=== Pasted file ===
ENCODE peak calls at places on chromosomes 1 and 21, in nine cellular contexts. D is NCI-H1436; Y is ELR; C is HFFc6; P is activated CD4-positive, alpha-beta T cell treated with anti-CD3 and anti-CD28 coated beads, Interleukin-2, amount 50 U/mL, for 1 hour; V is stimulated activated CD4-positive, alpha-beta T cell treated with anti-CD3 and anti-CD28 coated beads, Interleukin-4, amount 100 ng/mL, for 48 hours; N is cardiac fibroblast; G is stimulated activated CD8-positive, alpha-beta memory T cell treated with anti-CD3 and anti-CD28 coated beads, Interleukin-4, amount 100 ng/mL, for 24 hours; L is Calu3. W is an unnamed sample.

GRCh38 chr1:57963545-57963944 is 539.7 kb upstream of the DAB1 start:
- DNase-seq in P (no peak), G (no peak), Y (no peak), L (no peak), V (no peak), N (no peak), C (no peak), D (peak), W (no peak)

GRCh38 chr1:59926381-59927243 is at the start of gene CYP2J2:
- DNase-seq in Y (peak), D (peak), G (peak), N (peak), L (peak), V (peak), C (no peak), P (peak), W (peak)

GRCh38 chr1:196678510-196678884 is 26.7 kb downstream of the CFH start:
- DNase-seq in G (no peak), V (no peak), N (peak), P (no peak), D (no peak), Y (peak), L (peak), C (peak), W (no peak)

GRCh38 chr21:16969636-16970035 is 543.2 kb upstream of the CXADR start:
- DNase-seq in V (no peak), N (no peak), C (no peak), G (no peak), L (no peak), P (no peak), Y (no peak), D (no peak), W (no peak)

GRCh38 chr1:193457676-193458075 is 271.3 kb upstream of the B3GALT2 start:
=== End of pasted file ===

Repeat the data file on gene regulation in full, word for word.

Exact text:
ENCODE peak calls at places on chromosomes 1 and 21, in nine cellular contexts. D is NCI-H1436; Y is ELR; C is HFFc6; P is activated CD4-positive, alpha-beta T cell treated with anti-CD3 and anti-CD28 coated beads, Interleukin-2, amount 50 U/mL, for 1 hour; V is stimulated activated CD4-positive, alpha-beta T cell treated with anti-CD3 and anti-CD28 coated beads, Interleukin-4, amount 100 ng/mL, for 48 hours; N is cardiac fibroblast; G is stimulated activated CD8-positive, alpha-beta memory T cell treated with anti-CD3 and anti-CD28 coated beads, Interleukin-4, amount 100 ng/mL, for 24 hours; L is Calu3. W is an unnamed sample.

GRCh38 chr1:57963545-57963944 is 539.7 kb upstream of the DAB1 start:
- DNase-seq in P (no peak), G (no peak), Y (no peak), L (no peak), V (no peak), N (no peak), C (no peak), D (peak), W (no peak)

GRCh38 chr1:59926381-59927243 is at the start of gene CYP2J2:
- DNase-seq in Y (peak), D (peak), G (peak), N (peak), L (peak), V (peak), C (no peak), P (peak), W (peak)

GRCh38 chr1:196678510-196678884 is 26.7 kb downstream of the CFH start:
- DNase-seq in G (no peak), V (no peak), N (peak), P (no peak), D (no peak), Y (peak), L (peak), C (peak), W (no peak)

GRCh38 chr21:16969636-16970035 is 543.2 kb upstream of the CXADR start:
- DNase-seq in V (no peak), N (no peak), C (no peak), G (no peak), L (no peak), P (no peak), Y (no peak), D (no peak), W (no peak)

GRCh38 chr1:193457676-193458075 is 271.3 kb upstream of the B3GALT2 start: